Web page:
The purpose of this dissertation is researching to which degree equity analysts can apply real option’s models for the purpose of enlightening the synergy effects of M&A. It was found that the analysts’ preferred model for assessing synergy effects is the DCF-model. Though this model is a static model, which means it does not take management flexibility into consideration. Equity analysts make use of Decision Tree Analysis and sensitivity analysis in situations where management flexibility can be present. These two tools are not suited to quantify this flexibility very precisely, which led to researching whether a real option model could do this instead. After an examination of available real option models it was decided that the Fuzzy-method would be most suited to show the synergy effects of M&A. The object of the empirical case study was DSV’s purchase of Panalpina in an effort to test whether the Fuzzy-method as a supplement to the DCF-model would be applicable to synergy effects. In the case study an assessment of the synergy effects using the DCF-model was also made in order to be able to compare the results of both approaches. The synergy effects which were assessed in the case study were cost synergies, which DSV’s purchase was based on. The conclusion of the dissertation is that the Fuzzy-model is not appropriate for the assessment of cost synergies when only public information is accessible. This can lead to the equity analysts making systemic errors when using the Fuzzy-method. The DCF-model, seen from an isolated perspective, is more well suited for the evaluation of cost synergies. The Fuzzy-method may be more usable for equity analysts in order to assess revenue synergies. This is because revenue synergies can unfold in several different ways, which is why these have unlimited value, which can mean the equity analysts may not be as prone to making systematic errors when using the Fuzzymethod. In the perspectivation part of this dissertation it was emphasized that researching whether the Fuzzy-method would be better suited as a tool for internal decision making for companies involved in M&A may be relevant in assessing cost synergies. This must be viewed in light of the company’s internal information being well suited to avoiding systemic errors.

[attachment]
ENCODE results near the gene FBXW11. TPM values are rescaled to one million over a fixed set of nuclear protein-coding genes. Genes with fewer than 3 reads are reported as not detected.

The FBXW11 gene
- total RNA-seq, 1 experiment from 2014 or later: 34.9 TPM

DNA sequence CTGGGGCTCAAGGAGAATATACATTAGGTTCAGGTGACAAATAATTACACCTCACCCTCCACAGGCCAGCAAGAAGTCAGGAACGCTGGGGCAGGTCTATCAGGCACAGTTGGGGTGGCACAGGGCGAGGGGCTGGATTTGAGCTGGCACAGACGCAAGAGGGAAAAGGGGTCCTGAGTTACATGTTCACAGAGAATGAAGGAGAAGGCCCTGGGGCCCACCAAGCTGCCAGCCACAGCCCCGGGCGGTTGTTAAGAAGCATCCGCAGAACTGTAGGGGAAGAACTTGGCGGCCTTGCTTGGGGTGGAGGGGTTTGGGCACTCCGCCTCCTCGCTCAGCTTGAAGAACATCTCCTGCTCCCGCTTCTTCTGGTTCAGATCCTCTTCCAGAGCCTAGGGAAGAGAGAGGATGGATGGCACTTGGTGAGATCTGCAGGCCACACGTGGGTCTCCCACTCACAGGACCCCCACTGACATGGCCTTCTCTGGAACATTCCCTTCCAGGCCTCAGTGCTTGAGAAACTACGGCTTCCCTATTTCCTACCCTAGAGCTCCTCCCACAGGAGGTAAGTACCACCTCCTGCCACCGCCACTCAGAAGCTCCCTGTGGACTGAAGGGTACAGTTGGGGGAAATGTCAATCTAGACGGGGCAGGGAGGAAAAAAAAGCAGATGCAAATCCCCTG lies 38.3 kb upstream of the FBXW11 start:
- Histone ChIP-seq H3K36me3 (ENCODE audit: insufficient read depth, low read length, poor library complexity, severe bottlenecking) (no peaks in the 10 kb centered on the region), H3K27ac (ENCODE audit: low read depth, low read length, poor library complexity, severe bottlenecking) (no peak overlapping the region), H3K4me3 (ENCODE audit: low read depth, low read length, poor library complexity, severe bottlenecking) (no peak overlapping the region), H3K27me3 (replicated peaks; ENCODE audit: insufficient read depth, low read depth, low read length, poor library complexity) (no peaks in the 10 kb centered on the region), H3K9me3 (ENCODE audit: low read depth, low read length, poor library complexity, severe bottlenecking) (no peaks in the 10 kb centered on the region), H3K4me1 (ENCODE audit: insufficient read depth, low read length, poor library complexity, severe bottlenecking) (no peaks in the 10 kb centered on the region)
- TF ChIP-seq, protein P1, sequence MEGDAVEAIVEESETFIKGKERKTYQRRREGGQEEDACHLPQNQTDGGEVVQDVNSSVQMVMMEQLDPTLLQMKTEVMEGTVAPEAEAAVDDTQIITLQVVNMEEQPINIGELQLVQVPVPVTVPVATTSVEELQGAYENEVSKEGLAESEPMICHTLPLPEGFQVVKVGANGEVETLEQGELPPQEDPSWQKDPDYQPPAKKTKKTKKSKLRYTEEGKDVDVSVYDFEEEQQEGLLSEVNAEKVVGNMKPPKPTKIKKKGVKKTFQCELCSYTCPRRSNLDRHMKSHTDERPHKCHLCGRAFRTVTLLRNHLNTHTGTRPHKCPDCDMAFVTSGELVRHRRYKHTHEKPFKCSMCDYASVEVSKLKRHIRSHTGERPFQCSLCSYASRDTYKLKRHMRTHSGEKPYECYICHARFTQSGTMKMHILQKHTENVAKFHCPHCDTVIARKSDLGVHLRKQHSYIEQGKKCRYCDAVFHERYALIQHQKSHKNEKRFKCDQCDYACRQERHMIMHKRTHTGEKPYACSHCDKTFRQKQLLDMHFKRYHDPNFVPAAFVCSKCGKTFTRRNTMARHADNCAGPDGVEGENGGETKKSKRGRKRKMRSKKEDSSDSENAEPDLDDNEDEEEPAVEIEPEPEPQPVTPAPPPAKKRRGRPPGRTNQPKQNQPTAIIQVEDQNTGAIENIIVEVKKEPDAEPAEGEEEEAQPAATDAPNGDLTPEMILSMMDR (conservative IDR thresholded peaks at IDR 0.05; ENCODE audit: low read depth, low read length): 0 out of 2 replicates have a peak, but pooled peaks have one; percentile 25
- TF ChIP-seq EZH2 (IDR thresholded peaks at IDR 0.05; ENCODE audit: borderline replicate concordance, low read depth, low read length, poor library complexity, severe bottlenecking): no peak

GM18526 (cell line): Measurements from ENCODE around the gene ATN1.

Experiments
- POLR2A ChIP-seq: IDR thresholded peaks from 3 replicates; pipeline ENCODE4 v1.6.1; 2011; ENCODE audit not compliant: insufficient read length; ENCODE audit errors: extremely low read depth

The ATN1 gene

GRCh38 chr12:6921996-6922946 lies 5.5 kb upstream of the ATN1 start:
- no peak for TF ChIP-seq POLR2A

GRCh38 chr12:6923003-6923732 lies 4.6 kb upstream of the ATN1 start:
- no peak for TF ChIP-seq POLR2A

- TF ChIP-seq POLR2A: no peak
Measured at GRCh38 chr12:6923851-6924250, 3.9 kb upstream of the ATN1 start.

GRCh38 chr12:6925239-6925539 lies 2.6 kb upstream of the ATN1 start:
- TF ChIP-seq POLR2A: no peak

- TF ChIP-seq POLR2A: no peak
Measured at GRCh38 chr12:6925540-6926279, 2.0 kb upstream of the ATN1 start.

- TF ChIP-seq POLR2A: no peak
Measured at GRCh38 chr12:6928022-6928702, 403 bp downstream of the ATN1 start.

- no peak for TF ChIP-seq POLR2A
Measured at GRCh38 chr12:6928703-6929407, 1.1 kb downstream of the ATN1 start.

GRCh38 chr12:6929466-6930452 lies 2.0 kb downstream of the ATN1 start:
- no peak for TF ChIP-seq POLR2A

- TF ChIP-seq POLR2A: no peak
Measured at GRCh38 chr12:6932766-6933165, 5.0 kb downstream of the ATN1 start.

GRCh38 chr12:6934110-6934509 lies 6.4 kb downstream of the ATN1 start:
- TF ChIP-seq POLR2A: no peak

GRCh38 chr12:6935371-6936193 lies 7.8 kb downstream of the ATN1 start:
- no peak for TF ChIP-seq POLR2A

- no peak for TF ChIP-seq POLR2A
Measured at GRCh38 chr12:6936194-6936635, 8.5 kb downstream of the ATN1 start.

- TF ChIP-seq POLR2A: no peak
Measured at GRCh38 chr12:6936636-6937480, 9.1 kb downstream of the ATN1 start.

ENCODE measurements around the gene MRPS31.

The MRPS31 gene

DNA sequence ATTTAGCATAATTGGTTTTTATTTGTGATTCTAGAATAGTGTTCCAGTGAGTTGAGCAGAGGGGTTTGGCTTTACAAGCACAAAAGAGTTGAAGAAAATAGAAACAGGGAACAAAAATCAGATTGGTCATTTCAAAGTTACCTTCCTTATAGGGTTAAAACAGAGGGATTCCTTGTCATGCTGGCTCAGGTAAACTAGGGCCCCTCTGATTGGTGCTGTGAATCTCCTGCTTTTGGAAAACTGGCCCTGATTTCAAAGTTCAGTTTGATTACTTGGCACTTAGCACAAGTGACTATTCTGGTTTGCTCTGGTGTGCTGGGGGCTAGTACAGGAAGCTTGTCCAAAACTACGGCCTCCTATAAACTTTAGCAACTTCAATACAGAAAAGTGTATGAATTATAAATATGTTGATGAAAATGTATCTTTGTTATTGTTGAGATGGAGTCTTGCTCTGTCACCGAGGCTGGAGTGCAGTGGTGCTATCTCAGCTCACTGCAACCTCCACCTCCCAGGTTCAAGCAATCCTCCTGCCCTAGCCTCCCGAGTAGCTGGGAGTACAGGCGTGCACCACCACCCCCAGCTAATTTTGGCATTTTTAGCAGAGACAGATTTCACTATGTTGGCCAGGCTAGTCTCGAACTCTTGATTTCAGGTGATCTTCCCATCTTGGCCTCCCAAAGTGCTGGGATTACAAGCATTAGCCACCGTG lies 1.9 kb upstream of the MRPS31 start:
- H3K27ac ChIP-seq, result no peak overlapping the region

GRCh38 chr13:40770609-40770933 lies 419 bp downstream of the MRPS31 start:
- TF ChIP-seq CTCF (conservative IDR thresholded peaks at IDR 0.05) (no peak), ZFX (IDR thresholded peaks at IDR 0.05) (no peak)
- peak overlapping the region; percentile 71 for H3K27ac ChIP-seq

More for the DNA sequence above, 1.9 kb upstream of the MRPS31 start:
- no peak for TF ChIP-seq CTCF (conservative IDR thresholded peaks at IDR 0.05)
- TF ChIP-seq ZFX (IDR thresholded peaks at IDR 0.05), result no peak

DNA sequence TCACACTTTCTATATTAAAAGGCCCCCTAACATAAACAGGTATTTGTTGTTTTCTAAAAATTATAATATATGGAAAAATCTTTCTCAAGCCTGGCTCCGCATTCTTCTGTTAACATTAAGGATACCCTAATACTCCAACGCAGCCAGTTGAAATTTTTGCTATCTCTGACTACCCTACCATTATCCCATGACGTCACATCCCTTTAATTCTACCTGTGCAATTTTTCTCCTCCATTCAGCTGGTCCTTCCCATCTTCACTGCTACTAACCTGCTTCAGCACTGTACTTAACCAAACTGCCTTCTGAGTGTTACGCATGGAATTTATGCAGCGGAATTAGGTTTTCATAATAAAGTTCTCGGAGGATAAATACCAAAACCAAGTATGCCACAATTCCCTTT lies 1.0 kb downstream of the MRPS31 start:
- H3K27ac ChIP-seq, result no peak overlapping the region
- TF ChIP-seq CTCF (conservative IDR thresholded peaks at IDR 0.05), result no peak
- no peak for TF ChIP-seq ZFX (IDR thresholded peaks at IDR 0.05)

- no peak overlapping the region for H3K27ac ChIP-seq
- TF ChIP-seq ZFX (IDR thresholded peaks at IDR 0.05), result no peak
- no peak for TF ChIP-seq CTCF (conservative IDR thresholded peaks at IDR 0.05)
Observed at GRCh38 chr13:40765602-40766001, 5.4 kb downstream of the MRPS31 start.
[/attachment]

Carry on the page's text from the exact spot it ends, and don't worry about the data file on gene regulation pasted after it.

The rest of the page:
|Educations||MSc in Finance and Accounting, (Graduate Programme) Final Thesis|
|Number of pages||173|